Remembering that, when she was fully herself, really until not so long ago, when she was already 105, I began to tear up.

"I'm sure I know what she would be thinking about Trump," I managed to say, "Among everything  else she would have been repelled by his crassness, his crudeness. She never uttered a four-letter word even when that would have been forgivable. She was very proper and held everyone including herself to very high behavior standards. She could be quite judgmental about those kind of things."

"Do you remember the 2008 election?" Fannie asked.

"I think I know what you are going to say," I said.

"How your mother worked so hard to help Obama win the nomination?" I nodded. "How she worked on the three of us and dozens and dozens of others at Forest Trace. Almost all women, many who were born before women could vote, how she worked on us one by one to convince us that Obama would make a better president than Hillary."

"And how at first we all resisted," Gussie added. "It took her awhile but slowly but surely she persuaded almost all of us to vote for Obama. Which we did. She helped 125 of the girls fill out absentee ballots and then in huge shopping bags took them to the board of elections."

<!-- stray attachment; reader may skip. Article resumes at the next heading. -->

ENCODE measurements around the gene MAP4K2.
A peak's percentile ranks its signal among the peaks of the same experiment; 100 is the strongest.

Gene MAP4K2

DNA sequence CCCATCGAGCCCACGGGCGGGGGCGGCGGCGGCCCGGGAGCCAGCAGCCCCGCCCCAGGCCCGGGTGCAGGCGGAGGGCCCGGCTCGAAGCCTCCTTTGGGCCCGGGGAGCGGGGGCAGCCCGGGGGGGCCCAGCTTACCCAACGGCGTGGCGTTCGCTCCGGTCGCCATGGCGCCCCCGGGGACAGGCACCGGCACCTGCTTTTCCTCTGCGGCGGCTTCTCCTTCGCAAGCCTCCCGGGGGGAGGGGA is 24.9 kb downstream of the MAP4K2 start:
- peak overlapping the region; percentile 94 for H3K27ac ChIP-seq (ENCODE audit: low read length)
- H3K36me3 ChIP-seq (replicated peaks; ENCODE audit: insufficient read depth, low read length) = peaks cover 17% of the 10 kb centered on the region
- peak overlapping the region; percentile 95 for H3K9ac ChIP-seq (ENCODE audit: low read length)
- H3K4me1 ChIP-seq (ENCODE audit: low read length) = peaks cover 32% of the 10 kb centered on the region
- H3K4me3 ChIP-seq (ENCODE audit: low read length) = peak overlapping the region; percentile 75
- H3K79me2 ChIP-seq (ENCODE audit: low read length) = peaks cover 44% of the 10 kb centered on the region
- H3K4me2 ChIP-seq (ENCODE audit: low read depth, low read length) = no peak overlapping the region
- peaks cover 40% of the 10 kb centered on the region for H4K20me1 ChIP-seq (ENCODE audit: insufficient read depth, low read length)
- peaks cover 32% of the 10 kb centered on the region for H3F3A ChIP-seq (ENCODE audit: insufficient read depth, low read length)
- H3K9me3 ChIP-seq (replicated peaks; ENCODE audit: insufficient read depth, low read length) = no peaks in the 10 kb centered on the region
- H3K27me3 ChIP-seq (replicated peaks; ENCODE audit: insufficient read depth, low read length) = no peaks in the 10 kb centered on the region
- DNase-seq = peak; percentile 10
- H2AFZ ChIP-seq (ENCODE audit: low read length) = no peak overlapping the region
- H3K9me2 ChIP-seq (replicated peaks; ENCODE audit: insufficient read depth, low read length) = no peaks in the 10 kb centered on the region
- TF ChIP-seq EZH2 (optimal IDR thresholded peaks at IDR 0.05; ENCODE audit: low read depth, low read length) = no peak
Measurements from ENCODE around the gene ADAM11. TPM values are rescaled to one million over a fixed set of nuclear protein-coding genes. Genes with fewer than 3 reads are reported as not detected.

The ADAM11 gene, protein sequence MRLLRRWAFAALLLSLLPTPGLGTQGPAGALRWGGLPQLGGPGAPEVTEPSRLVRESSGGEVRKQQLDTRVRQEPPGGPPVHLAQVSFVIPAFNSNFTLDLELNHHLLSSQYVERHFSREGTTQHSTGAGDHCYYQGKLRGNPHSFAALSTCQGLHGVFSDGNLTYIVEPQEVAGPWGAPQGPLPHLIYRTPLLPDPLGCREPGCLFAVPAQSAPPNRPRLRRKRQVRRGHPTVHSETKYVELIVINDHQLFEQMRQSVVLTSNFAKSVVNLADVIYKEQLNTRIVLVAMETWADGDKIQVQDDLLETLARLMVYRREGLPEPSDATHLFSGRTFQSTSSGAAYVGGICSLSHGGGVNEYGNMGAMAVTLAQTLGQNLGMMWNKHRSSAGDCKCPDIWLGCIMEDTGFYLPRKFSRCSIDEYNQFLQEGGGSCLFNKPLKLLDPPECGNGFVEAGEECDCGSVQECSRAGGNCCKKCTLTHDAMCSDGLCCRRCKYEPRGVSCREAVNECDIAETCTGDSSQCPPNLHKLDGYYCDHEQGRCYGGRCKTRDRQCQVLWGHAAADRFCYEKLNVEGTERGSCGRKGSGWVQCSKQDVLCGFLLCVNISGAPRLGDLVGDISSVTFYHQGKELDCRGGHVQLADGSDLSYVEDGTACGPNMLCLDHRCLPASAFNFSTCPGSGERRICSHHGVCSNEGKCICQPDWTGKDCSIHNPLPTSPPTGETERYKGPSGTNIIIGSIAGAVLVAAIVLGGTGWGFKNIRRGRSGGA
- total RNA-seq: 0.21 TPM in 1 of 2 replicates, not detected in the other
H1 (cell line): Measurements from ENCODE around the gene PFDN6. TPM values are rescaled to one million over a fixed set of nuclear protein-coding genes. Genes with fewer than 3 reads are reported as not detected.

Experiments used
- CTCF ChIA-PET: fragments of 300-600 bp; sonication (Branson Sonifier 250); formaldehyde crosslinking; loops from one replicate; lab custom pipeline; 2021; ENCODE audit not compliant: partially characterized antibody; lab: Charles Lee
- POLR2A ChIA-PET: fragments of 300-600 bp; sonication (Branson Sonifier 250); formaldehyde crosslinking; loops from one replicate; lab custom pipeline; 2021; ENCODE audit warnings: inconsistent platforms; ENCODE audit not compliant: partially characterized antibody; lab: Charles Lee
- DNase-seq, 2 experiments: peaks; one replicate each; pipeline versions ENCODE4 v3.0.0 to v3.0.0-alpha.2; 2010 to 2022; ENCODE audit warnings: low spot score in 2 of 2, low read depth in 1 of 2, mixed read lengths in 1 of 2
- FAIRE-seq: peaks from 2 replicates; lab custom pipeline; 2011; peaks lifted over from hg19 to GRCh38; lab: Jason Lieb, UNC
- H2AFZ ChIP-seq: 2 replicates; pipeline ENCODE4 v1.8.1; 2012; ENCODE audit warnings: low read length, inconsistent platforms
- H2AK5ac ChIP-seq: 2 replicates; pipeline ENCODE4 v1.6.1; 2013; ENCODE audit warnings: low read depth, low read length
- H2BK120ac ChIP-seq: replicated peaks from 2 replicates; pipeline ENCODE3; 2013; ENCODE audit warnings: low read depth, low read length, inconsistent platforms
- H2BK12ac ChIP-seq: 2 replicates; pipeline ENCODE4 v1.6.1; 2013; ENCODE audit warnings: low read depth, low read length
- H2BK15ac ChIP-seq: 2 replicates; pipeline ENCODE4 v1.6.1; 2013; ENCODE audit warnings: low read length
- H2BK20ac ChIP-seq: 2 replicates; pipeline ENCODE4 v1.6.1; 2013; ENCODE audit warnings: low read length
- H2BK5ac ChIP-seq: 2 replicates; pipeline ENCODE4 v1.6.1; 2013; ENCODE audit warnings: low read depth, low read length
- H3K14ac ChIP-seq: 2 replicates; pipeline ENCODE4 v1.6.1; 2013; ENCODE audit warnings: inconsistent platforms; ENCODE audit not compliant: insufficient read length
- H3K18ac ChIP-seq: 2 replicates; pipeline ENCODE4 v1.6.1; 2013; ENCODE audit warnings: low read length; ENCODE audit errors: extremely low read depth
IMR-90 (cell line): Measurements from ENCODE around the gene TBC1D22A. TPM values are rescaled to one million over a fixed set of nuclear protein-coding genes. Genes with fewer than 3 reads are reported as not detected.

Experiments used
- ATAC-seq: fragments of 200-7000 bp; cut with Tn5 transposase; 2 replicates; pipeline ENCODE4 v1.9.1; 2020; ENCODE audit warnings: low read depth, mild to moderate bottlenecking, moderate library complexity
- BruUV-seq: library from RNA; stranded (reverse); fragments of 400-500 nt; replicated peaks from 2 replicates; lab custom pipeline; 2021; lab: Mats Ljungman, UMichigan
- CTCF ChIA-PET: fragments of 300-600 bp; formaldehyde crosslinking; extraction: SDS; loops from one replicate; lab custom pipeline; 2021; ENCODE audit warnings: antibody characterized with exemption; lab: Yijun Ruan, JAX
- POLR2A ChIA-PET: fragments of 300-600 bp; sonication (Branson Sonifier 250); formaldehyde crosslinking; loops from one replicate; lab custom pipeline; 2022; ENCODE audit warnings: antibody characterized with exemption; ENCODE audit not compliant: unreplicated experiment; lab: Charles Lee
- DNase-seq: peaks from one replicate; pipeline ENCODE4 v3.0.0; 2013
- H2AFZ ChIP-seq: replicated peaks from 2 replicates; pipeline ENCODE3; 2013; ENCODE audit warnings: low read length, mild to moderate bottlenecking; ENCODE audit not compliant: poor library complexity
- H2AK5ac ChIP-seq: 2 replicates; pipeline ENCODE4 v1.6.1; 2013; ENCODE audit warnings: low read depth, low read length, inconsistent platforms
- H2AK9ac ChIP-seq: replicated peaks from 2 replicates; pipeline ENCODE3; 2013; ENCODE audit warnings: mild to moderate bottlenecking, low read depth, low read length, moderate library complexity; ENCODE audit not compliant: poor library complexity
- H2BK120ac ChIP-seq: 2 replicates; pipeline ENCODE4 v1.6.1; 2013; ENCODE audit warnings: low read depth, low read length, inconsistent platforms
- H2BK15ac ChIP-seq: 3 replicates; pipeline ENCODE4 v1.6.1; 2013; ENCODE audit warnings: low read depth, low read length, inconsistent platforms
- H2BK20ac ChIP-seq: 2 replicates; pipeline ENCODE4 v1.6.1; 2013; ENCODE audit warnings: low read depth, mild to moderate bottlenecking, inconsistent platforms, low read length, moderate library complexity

"I do remember that," Rona said. "I was so proud of her. She was a feminist in her own way. Very much so. But she put that aside because she saw more potential in Obama."

"And she was thrilled,"I said, "when he not only won the nomination but was elected. Not that she overlooked his flaws as president. She could be very critical. Tough-minded but fair. She never let anyone off easy. I can tell you from personal experience that she had very high standards and it wasn't easy to meet them."

"We held ourselves responsible for Bush," Fannie said.

"How so?" Rona asked.

"Those chads. Remember how in 2000 George Bush won Florida because of those hanging chads in Broward and Palm Beach Counties? That's where we live and I am sure with our shaky hands we by mistake pushed the wrong chads and wound up voting for that Nazi, Pat Buchanan."

"He's just an anti-Semite, which is bad enough," Gussie said.

"Well, your mother wanted to make sure that never happened again. So she had us fill out those absentee ballots. With her checking everything, I'm sure none of us voted for John McCain and that awful Sarah."

"And Obama did win Florida, by a comfortable margin, and of course the election. Your mother was very proud of that."

"So, here's the big political question," I said. They put down their forks and chopsticks to make sure they heard me. "How would she be feeling this time about Hillary?"